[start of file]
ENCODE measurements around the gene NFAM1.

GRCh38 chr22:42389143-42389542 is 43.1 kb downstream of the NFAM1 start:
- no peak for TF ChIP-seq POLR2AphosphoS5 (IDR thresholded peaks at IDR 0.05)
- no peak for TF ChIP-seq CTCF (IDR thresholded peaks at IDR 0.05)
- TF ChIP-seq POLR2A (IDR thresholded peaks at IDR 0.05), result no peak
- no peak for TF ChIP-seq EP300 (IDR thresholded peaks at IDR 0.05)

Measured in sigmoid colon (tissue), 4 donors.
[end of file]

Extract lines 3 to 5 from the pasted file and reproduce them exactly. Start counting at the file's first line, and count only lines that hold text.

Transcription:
- no peak for TF ChIP-seq POLR2AphosphoS5 (IDR thresholded peaks at IDR 0.05)
- no peak for TF ChIP-seq CTCF (IDR thresholded peaks at IDR 0.05)
- TF ChIP-seq POLR2A (IDR thresholded peaks at IDR 0.05), result no peak